Behavior and Communication Changes in those Living with AD - 24|7 Nursing Care

Behavior and Communication Changes in those Living with AD

Whether you are a family member or caregiving professional, caring for someone that struggles with Alzheimer’s disease or another form of dementia can be a long and stressful journey. According to the Alzheimer’s Association, more than five million Americans are living with Alzheimer’s disease and as your loved one’s dementia progresses, you may notice a change in behavior and communication. 

Behavioral Change

Because Alzheimer’s causes brain cells to die, this may affect how a person living with memory loss behaves. Here are a few common behavioral changes you may notice in your loved one:

  • Becoming angered or worried more easily.communication
  • Showing minimal interest in activities they used to enjoy. 
  • Hiding things or believing other people are hiding things.
  • Imagining scenarios that did not happen or things that are not there. 
  • Pacing more frequently. 
  • Wandering away from home. 
  • Becoming aggressive with caregivers, friends, or family.
  • Misunderstanding what he/she hears or sees. 

Although caregivers are not able to stop the behavioral changes in someone struggling with Alzheimer’s, there are ways to cope with it such as creating a daily routine or engaging in at-home activities.

Communication Changes

Communicating with someone with Alzheimer’s can be troubling to some. Whether you, as a caregiver, are becoming frustrated or have trouble finding the right words, here is a list of “Do’s and Don’ts” that may help the communication process with your loved one:


  • Keep communication short and clear. – Avoid overloading your loved one with information. Instead, consider giving one direction or asking one question at a time. 
  • Remind your loved one of who you are. – If they seem to struggle with recognizing you, try showing them photos of you both together, telling stories, and sharing facts about yourself to avoid in sense of doubt. 
  • Speak slowly. – It may take your loved one longer to process any information. Speak slowly and with simple sentences until they can confirm that they are understanding.
  • Use close-ended questions. – Close-ended questions can be answered with either a “yes” or “no” which can be easier for your loved one to answer and avoid any possible frustration. 
  • Use a distraction or “fib” – If your loved one asks a question and you know the answer might cause stress or anger, consider distracting them with a story or responding with a white-lie. For example, if your loved one asks, “Where is my mother?” it is probably better to answer, “she is not here” rather than say “she passed away a few years ago.”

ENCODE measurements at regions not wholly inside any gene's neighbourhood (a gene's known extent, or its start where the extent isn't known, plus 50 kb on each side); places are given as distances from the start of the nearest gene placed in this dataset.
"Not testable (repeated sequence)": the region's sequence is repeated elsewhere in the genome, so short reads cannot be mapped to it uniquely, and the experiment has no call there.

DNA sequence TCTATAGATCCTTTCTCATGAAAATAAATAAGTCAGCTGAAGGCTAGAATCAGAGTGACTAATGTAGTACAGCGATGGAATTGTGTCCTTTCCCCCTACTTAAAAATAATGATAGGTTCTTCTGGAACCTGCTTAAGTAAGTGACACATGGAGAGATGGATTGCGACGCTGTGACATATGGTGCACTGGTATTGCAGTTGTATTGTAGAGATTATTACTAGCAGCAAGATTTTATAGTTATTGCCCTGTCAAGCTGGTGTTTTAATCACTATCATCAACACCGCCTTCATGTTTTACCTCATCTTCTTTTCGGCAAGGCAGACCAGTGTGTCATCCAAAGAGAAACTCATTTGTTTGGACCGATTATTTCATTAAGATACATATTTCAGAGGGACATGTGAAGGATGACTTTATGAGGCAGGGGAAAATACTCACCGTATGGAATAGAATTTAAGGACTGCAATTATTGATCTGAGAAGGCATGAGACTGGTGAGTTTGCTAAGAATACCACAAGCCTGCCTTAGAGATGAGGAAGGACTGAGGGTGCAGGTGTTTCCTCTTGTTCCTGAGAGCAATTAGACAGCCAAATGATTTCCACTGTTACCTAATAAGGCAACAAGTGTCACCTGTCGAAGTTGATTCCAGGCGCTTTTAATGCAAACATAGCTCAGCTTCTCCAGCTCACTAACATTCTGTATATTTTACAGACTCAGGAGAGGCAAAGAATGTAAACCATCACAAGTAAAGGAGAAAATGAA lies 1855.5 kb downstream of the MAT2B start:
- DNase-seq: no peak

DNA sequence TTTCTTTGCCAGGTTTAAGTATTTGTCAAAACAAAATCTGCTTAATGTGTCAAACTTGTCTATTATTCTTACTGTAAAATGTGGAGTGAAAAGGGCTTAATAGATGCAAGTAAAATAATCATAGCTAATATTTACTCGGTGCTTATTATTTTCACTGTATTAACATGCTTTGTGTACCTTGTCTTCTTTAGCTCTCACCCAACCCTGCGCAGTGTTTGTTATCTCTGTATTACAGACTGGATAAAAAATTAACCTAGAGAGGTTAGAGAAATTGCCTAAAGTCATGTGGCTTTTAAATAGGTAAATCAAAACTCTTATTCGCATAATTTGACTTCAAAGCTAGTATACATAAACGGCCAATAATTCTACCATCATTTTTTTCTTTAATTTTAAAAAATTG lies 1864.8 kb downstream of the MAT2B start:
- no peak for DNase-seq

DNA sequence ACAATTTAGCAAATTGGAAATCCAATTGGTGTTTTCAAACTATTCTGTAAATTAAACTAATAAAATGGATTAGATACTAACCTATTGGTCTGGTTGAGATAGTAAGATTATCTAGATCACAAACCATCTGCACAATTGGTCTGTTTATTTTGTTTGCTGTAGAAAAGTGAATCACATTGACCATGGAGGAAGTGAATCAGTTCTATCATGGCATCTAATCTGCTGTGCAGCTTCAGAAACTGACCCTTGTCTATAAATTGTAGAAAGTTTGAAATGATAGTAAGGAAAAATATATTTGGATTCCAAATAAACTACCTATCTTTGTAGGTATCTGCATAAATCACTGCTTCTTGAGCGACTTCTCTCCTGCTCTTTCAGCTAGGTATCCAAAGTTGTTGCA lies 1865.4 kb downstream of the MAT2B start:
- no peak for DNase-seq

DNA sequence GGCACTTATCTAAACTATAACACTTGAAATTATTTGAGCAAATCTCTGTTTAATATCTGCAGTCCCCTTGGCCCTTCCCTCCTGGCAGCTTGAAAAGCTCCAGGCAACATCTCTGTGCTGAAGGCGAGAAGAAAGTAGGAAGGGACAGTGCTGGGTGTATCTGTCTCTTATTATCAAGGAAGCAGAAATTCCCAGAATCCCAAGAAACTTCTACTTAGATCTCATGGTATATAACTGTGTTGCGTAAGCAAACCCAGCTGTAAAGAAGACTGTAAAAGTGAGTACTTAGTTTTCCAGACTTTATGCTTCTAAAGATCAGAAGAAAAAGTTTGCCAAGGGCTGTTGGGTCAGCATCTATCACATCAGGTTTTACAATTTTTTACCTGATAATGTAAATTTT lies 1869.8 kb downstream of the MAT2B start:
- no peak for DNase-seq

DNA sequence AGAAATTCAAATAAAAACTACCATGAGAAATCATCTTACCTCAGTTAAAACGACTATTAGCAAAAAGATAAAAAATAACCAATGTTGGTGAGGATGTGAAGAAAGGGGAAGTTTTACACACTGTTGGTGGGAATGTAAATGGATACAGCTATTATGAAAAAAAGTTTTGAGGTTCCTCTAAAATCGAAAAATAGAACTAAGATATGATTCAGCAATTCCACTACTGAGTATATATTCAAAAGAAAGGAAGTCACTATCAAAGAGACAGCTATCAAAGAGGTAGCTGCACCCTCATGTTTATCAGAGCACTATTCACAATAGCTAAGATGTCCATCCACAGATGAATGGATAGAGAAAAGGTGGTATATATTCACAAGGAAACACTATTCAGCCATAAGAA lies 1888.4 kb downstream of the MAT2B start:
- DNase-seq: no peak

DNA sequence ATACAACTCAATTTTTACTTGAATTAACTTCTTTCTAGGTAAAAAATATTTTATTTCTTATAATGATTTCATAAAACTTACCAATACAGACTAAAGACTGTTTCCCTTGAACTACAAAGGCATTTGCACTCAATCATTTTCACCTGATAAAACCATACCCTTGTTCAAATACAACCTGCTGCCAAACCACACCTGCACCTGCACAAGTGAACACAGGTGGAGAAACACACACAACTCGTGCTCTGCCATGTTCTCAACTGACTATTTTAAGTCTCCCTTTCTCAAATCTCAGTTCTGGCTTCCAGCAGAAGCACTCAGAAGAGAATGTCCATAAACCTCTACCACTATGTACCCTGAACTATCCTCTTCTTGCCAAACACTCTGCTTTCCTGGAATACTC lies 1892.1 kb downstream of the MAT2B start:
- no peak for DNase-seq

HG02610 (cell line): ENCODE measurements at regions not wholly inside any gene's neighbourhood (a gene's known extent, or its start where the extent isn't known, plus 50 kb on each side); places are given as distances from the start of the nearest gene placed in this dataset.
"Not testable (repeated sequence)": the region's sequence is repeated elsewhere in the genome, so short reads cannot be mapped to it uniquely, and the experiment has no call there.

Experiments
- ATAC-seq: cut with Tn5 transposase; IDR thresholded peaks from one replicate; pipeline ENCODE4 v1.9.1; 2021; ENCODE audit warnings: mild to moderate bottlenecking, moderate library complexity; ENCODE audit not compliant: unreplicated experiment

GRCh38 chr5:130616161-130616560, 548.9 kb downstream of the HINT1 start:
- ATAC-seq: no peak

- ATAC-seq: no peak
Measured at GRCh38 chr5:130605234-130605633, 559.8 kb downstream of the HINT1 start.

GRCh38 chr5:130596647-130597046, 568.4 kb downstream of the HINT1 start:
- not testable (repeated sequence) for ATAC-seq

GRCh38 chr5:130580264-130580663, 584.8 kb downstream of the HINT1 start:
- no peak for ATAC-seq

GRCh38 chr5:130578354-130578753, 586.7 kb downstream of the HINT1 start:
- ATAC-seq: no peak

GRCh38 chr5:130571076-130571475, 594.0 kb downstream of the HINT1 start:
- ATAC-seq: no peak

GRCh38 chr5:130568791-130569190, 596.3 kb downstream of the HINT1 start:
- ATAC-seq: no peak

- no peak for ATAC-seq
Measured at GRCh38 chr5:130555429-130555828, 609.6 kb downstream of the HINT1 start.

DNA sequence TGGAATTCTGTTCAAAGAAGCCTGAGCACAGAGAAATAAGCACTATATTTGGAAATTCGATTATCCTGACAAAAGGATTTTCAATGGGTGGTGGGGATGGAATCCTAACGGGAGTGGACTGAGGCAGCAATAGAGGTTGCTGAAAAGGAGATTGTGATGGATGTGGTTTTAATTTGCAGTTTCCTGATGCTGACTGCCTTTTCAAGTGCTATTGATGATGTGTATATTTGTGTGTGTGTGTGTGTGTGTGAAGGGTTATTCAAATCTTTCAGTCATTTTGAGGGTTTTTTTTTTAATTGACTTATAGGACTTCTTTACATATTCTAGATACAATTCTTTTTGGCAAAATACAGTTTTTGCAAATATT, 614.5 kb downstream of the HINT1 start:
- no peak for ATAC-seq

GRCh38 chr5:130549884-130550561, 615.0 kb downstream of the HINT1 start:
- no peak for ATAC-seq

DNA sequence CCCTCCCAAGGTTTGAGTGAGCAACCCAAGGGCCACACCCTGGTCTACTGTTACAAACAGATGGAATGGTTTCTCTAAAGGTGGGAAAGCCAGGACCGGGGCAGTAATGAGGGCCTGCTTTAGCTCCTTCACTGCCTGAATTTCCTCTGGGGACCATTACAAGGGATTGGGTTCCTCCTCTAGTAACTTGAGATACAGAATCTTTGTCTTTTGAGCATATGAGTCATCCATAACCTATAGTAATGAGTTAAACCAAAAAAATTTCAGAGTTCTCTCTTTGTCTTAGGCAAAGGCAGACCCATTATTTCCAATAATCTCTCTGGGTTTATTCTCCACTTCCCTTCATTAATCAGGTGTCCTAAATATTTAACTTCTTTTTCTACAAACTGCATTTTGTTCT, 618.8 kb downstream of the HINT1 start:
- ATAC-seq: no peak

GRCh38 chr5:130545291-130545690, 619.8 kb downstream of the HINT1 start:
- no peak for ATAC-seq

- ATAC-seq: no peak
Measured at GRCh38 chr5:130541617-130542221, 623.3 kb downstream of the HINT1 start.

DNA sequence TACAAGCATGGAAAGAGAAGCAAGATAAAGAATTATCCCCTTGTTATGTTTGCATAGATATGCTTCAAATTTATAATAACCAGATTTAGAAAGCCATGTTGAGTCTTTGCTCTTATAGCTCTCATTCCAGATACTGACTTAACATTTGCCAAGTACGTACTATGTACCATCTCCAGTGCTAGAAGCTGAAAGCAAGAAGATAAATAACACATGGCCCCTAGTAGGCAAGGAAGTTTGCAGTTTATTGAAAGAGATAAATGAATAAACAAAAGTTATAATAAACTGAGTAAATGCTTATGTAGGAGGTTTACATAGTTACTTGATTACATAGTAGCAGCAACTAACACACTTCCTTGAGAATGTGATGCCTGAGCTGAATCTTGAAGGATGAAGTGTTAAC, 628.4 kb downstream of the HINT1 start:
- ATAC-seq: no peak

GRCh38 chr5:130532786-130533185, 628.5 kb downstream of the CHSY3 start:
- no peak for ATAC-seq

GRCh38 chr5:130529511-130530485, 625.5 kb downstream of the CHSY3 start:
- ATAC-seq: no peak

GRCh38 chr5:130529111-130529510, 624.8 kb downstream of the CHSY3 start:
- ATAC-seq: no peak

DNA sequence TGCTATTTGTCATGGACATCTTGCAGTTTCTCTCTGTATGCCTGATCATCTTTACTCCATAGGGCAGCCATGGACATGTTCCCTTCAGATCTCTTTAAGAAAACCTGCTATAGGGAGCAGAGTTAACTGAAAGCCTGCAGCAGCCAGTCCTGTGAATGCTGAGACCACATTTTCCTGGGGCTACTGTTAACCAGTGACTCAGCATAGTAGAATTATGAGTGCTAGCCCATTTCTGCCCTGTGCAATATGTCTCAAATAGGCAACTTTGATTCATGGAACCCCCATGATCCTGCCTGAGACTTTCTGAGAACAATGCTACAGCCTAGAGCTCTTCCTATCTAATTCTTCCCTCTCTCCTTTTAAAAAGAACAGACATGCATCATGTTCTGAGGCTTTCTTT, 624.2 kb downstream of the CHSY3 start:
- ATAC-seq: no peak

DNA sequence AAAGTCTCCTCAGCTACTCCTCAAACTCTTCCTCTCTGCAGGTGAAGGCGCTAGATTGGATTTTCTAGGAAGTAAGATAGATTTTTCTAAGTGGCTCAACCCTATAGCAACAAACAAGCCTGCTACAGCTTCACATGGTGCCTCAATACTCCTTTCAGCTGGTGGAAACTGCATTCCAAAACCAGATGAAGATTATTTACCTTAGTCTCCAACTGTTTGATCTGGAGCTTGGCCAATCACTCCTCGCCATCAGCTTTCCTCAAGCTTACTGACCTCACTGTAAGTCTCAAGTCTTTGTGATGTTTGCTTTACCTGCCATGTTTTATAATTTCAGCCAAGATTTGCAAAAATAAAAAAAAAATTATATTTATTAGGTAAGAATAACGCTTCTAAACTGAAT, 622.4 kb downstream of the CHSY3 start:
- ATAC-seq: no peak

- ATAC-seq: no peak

• Use body language to maintain your loved one’s attention. – Smile, make eye contact, use gestures, and touch. This body language will create comfort and instill trust in your loved one.


  • Ask questions regarding memory. – Avoid questions such as “Do you remember?” “Try to remember.” Or “Did you forget?” 
  • Talk in paragraphs. – As mentioned above, avoid oversharing with your loved one and only offer one idea at a time. 
  • Use patronizing language or “baby talk.” – Adults struggling with Alzheimer’s can become upset if being talked down to. Instead, carry on a conversation as you would with a friend or colleague. 
  • Talk as if your loved one is not present. – When speaking in a group setting, do not forget to include your loved one in the conversation as well. If you refer to them as if they are not a part of the group, it can cause humiliation and hurt feelings. 

If you are a caregiver or an adult struggling with Alzheimer’s and are in need of support, please consider reaching out to the Alzheimer’s Association 24/7 helpline at (800) 272-3900.

At 24/7 Nursing Care, it is our main priority to look after you or your loved one’s needs. We have a variety of services that are catered to you! Our placement services range from companion care for seniors, in-home certified nurses, home health aides, Alzheimer’s/Dementia in-home nursing care, and many more that can serve you or your loved one. Please contact us today for a free in-home consultation by calling (786) 518-3622 for our Miami-Dade office or (954) 949-1332 for our Broward office.